Mika Ninagawa‘s Tokyo is a nice-enough foil to, and last round of, my silly back and forth between Daido Moriyama’s super-saturated, high contrast, gritty black & white photography (made fairly continuously from the mid 1960s to the present*) and Hiromix’s color work made between ~1995 and 2000. Why Ninagawa and not another Hiromix book? Well, sadly, I’m fresh out of Hiromix books,** and given that the last Moriyama book in my collection is Tokyo, a catalog from an exhibition of his and Somei Tomatsu’s work from the titular city, Ninagawa’s view of that same city roughly a half-century later seemed appropriate.

Ninagawa’s Tokyo is one of fiends and parties, nighttime careening around in taxis and living the life of a famous and beloved artist in her prime. It’s a far cry from her earlier work with flowers, which I deeply admire and tried, and failed, to imitate, and sorta sits neatly between Moriyama—who Simon Baker name-checks a couple times in his outro—and Tomatsu, and really, it’s Ninagawa’s own.

Honestly, I hoped for something more like Hiromix, despite knowing already that Ninagawa’s work was very very different from Hiromix’s. Granted, it’s more like Hiromix than it’s like Moriyama, but Ninagawa’s aesthetic and color tends toward a sort of cool slickness—which I associate with digital photography—rather than the warm softness of Hiromix’s color and feel, and given that Ninagawa is of Hiromix’s (and my) generation, and that the work was made late in the second decade of the 21st century, it’s much more like Hiromix than Moriyama. And this comparison and discussion is meaningless.

If I was looking for a late twenty-teens version of, say, Girls Blue, Tokyo isn’t it and I guess maybe I was initially a bit disappointed. What I see in the 1990s Hiromix work that so tickles my memory has something to do with the time period: it sorta looks something like my late teens and early twenties, and if not, I can imagine it. Late twenty-teens Ninagawa work looks nothing like my late thirties and early forties, and with its sorta fancy-looking parties and society things doesn’t feel aspirational in the ways that so much of Hiromix does, so there’s not much to tickle in it.

As usual with my photobook reviews, this is, so far, heavy on content-commentary—that is, I’ve focused on what the pictures show, rather than what the pictures do or how they’re arranged. Regular readers of my reviews may or may not appreciate this approach. I myself feel an ambivalence that tends towards the negative. A photograph is not the thing it depicts, and the fact that I rarely get past the subject in either my writing or my thought is frustrating to me, especially in cases like Ninagawa’s Tokyo where there simply must be something more interesting to write about.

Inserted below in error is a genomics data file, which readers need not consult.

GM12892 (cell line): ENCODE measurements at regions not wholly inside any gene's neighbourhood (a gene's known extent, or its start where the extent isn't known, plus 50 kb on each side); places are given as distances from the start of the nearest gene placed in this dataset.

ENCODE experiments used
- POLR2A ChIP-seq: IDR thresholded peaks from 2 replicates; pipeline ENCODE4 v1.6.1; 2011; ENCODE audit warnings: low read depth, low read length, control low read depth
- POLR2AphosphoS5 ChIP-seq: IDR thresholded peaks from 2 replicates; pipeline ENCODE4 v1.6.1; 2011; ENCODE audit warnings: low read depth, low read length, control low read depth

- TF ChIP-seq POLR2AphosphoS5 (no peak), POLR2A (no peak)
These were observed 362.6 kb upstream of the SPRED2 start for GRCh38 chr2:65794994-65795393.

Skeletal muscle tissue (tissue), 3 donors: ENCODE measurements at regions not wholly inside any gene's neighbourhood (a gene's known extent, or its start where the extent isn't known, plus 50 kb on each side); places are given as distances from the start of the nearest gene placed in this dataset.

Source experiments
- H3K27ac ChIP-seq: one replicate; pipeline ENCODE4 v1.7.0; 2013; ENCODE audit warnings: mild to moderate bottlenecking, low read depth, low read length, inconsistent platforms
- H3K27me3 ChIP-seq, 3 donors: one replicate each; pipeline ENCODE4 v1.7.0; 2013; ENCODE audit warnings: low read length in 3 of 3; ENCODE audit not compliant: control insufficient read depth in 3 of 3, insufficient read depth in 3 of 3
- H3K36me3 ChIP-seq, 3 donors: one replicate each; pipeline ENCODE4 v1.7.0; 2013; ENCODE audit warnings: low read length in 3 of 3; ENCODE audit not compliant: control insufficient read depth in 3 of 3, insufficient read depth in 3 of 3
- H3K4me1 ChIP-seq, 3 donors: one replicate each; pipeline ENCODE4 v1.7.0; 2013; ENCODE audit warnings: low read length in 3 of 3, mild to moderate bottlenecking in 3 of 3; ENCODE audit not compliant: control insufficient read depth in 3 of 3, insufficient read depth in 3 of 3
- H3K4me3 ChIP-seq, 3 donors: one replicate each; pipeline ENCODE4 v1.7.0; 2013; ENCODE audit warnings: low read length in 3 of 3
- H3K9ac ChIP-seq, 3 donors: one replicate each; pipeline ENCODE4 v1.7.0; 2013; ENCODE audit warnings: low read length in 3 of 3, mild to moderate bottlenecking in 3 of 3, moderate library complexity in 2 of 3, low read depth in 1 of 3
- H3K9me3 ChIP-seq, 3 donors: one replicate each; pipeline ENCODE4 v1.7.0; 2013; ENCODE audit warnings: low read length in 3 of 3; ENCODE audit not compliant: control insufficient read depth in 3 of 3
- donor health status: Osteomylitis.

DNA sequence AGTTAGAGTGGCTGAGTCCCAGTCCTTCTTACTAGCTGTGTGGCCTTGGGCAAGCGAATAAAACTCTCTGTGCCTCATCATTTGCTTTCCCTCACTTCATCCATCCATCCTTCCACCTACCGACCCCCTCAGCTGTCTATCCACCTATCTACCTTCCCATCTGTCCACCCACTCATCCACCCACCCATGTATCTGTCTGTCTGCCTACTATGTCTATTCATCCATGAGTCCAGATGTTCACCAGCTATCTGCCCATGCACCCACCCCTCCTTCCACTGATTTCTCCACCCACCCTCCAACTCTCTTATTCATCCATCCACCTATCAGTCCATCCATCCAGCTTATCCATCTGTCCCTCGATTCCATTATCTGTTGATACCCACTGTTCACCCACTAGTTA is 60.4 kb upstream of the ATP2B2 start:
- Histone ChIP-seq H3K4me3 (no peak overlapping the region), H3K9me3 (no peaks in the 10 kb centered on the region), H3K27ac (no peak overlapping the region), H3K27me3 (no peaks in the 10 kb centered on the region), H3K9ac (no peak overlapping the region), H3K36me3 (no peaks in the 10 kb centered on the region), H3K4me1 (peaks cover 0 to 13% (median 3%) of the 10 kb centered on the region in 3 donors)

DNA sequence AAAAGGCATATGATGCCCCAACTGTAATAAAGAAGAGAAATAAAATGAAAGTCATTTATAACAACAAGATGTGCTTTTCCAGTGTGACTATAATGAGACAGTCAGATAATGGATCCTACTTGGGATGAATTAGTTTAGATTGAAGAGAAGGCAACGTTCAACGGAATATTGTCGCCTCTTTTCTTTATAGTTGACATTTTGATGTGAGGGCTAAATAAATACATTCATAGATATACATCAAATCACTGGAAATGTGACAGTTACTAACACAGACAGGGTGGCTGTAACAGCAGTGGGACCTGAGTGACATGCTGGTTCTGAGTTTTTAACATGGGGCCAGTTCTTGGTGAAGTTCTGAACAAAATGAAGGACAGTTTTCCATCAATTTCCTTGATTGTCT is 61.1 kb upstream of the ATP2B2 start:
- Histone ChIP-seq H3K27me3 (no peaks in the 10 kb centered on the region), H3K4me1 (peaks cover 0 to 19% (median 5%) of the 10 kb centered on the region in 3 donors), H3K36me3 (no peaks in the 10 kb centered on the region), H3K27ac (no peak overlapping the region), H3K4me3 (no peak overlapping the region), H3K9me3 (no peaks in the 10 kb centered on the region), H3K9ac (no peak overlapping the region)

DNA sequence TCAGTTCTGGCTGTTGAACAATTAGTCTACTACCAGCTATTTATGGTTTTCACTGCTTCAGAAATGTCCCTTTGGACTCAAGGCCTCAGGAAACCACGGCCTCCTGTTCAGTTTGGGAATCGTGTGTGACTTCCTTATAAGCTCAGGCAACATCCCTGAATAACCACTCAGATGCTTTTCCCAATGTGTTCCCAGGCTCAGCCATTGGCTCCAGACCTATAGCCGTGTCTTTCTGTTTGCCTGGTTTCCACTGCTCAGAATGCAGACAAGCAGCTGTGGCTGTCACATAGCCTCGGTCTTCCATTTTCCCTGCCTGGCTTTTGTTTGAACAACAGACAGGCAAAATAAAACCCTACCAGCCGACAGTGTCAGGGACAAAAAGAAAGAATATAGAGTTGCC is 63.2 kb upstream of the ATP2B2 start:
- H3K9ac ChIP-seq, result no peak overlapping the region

Take the layout, for example. In Tokyo, pictures appear in various sizes and formats, some full bleed and printed across the gutter, others smaller and on single pages or overlapping and run across the gutter. You can get a sense of this—and it works much better—on Ninagawa’s page for the project, where she shows what I think is the whole sequence, in order, on a side-scrolling page. Parties and events and family time tumble one after another, bumping against one another, and punctuated by cab and limo and maybe train rides from here to there. This layout gives maybe a sense of the pace of life in the titular city, and I appreciate it.

Concept
Content
Design

Overall, I rate Tokyo a solid 4 stars. If you’re looking for a nice view of Tokyo (minor?) celebrity nightlife in the late twenty teens, you probably couldn’t do better. It has the diaristic feel of a 1990s Hiromix with the grown up eye and hand of a well known artist and film director.

Of the three (in my mind) giants of 1990s-2000s so-called Japanese “Girl Photography”—those being the elder Yurie Nagashima, the fan favorite Hiromix, and the rather younger and not-quite in the same camp Ninagawa—I feel the most personal affinity for—and look up to as sort of elder sisters who I will never live up to—Nagashima and, of course, Hiromix. But my own photographic practice more easily falls into the Ninagawa camp somehow. Try as I might, I can’t make pictures that have the same feel as Hiromix’s work. And while I fail when I try to channel Ninagawa too, my diaristic-type work has a similar sort of character somehow, at least more similar to Ninagawa than to the others.

Anyway.

You can view the entire sequence of photographs from Tokyo, and her other books, on Ninagawa’s website, and it’s totally worth a visit. There are links to purchase her books, all pointing to Japanese Amazon, as well, if you’re into that sort of thing. I find myself tempted by a couple of recent once, but I’m largely out of impulse photobook buying mode these days, and so I resisted.

GoGo me…


*At time of writing, mid-May 2023, Moriyama remains active and continues pumping out his “Record” zines and various photobooks, and may Allah preserve and guide him, if he needs guidance. I know I do.
**lol. Nope. In my review of what was my last Hiromix book, I discovered—and immediately bought—2, or 1 1/2 more, of her books, so look forward to more Hiromix!

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